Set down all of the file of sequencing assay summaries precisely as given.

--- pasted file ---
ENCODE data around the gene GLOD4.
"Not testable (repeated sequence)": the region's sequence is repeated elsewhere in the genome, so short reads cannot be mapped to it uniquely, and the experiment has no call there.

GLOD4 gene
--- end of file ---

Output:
ENCODE data around the gene GLOD4.
"Not testable (repeated sequence)": the region's sequence is repeated elsewhere in the genome, so short reads cannot be mapped to it uniquely, and the experiment has no call there.

GLOD4 gene